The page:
Humans mainly communicate with their voice, which is very intriguing to a puppy. On top of that our mouth, eyes and head are always moving.
Dogs are curious and eager, so they do their best to get to our face which in most cases results in jumping.
Resolve the issue
1. Exercise Your Dog
You must address ALL of the dogs extra energy before ever expecting them not to jump and to greet you and others politely.
By providing regular exercise, especially early in the day and just before your dedicated training sessions your dog is more likely to listen to you.
Fetch is the simplest and most effective way to get your dog’s energy out.
A well exercised dog will be 100% more focus on you and their training.
Depleting your dog’s energy levels is the most natural way to train a dog.
If you are in the middle of a training session and your dog is not cooperating, then consider a game of fetch first!
2. Teach How To Greet Others
Exercise is only one step when dealing with dog jumping. A well exercised dog will always feel less eager to want to jump.
It’s now time to learn them that you do not like when they jump up and that it will not be tolerated.
In dog training its much better to show your dog what you want them to do rather than what you don’t want them to do.
Ideally, you want a dog that will great a person by sitting politely with all four paws on the ground waiting patiently to be acknowledged.
Some dogs get extremely excited while they are getting petted, they lose their minds and wiggle and jump all over the place begging for more.
This is when you really need to practice your commands, primary sit and stay. You should utilize these commands while they are in the process of being petted.
When teaching a young puppy not to jump it really comes down to getting them used to being touched. So that when they do get petted they don’t get super excited and lose all control.
They will become accustomed to us petting them and will not find it something that is super special. They will just think it’s a thing that happens to them every single day and will feel no need to jump for more.
Use a treat they love, and when they are about to jump correct them by placing them back on all fours and giving them the treat.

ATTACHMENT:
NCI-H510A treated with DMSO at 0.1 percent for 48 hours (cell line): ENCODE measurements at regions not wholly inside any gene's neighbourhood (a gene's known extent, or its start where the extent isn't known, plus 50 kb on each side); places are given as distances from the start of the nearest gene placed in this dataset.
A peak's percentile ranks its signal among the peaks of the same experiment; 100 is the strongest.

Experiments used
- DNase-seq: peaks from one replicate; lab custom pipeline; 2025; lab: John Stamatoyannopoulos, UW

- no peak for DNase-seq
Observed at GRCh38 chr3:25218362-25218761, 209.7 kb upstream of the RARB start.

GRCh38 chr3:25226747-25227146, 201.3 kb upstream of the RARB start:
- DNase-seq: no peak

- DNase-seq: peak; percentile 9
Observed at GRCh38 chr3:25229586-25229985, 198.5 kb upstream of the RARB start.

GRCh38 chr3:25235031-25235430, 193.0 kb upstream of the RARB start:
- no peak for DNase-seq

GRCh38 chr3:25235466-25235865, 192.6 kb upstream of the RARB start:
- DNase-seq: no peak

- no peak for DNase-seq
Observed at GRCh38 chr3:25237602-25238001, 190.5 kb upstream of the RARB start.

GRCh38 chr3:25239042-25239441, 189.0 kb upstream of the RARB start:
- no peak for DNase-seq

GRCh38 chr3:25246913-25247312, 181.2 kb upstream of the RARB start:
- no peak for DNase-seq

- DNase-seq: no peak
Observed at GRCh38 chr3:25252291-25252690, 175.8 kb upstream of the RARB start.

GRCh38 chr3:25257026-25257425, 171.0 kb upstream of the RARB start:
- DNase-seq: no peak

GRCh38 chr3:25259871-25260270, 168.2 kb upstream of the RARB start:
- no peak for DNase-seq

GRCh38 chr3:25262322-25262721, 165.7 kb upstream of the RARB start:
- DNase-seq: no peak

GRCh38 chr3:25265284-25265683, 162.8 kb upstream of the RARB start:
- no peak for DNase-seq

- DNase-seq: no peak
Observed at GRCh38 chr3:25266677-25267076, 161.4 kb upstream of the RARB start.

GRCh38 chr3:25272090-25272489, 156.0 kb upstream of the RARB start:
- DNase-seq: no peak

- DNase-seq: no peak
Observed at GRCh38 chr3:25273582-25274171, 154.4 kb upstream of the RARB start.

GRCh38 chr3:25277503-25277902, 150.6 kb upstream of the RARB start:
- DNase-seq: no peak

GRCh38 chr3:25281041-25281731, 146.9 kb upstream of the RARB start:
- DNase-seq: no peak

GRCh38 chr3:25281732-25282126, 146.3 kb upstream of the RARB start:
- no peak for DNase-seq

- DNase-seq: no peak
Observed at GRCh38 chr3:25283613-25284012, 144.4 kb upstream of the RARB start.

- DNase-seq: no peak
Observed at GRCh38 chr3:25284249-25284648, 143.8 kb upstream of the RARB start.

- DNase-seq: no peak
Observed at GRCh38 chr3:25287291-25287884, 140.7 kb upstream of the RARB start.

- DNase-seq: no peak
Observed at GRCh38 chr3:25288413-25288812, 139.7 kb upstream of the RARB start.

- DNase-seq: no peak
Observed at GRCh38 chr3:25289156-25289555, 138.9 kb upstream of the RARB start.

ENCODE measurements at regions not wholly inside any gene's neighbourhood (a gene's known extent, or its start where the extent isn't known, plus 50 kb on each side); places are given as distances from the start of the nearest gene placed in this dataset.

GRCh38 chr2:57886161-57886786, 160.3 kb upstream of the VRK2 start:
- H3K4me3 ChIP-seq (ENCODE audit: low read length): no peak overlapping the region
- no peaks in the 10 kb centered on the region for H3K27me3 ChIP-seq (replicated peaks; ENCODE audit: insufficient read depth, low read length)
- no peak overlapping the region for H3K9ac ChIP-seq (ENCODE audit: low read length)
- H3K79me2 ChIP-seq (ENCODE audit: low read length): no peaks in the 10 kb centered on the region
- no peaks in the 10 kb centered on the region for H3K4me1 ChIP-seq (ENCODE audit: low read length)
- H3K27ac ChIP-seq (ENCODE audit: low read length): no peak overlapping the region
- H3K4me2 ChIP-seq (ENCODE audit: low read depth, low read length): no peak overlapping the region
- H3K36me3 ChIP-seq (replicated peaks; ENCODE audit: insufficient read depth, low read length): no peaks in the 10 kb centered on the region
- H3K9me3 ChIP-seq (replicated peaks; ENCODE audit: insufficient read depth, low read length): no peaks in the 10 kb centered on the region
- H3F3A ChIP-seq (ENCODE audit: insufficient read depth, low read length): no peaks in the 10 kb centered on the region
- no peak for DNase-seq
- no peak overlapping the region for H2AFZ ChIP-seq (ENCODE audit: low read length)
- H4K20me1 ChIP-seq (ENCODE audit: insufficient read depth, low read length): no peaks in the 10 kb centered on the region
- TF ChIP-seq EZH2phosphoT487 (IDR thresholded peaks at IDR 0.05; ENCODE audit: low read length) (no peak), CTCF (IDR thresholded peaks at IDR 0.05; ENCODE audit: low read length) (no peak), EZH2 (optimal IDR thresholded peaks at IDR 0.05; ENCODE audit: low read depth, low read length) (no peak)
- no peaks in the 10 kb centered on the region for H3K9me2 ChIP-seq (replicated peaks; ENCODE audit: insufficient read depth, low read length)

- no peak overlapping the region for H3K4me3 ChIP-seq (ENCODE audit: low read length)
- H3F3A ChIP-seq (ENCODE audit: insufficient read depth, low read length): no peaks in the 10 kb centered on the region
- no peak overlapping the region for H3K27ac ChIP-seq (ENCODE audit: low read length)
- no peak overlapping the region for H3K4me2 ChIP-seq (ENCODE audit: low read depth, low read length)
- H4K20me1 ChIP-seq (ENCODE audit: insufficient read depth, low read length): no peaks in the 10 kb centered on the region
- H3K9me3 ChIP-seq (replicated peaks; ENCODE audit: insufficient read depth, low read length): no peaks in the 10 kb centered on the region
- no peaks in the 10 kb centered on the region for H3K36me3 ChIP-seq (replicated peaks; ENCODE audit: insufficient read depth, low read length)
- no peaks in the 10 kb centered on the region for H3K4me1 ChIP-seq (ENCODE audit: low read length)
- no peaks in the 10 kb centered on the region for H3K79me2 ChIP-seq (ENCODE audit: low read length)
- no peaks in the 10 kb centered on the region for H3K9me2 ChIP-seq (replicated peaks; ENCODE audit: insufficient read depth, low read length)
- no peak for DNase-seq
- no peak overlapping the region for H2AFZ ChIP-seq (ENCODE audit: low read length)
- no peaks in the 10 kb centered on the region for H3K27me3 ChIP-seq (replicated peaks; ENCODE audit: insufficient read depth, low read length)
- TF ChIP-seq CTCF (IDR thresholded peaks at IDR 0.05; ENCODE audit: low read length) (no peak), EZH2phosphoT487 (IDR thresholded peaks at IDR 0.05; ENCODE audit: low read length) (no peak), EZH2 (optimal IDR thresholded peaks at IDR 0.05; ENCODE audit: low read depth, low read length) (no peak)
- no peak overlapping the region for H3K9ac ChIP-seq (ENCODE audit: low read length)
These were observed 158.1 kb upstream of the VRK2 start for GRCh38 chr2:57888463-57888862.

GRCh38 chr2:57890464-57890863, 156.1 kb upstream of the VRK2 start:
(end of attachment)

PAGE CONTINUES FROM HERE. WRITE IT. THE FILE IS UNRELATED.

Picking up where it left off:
Always try to be one step ahead of your dog, try to anticipate when they are about to jump so that you can step in and reward them beforehand.
Your training strategy should be handled in 2 main ways when you are showing your dog how to behave.
1. Primary training sessions
These training sessions should occur when your dog has been exercised and is ready for an in-depth session.
- Surprise Primary training sessions
This type of trying is on the spot training, it’s VERY useful because it catches your dog off guard and give you a chance to test how much your dog has learned. These sessions are rehearsed situations like faking coming home from work.
2. Secondary training sessions
Real time on the spot training, when jumping organically occurs when you don’t want them too.
- Short training sessions
When you come home from the store be prepared to dedicate 5 minutes to exclusively focus on your dog rather than quickly addressing them and moving on to other things.
3. Manager Your Dogs Surroundings
Teaching your dog not to jump on you is one thing teaching them not to jump on someone else is another.
When your puppy meets someone new they are more than likely going to try and jump to greet them.
That is the last thing we want to allow them to do. Instead do the following.
As soon as one of their 4 paws come off the ground redirect them into the sit position with a treat.
2. Keep a close distance
The closer you are to your dog the more likely they are going to obey your rules and listen to your commands.
3. Time you reward
Don’t even give your dog a chance to jump, meaning that as soon as you see a paw making a motion to lift off redirect them into a sit and reward them with a treat.
If you encounter a person that is a major dog lover and they tell you that they don’t mind jumping dogs simply tell them that’s nice, but you do not allow the behavior.
Feel free to intervene, its okay to politely get between your dog and the person when necessary. Redirect them into the sit position when they jump. Once this is accomplished you can tell the person they can resume petting them.
At the end of the day it’s your dog and you are the one held accountable for teaching them how to behave.
You need a lot of tolerance and you need to understand that puppies just need to be taught not punished for jumping.
If you exercise, teach them how to greet and manage their surroundings while on the leash you will be able to resolve your dog’s jumping problem in no time at all.
I was able to train Dexter to stop biting with the help of all the tips I shared with you! I have also been able to proactively train him all throughout his puppy stages.
Jumping, pulling and worst of all biting are a thing of the past and it’s all thinks to. TheOnlineDogTrainer.Com
Hopefully the training tips I covered in the article were enough to get you started on solving your dog’s problem.
If you feel like you need further guidance, with clear step by step instructions to establish leadership over your dog in a loving way. Then I would highly suggest checking out the online dog trainer.
Doggy Dan has everything you will need and more to solve your dog’s jumping problems.
If you have any questions, please feel to leave me a comment!
Have a great day and good luck!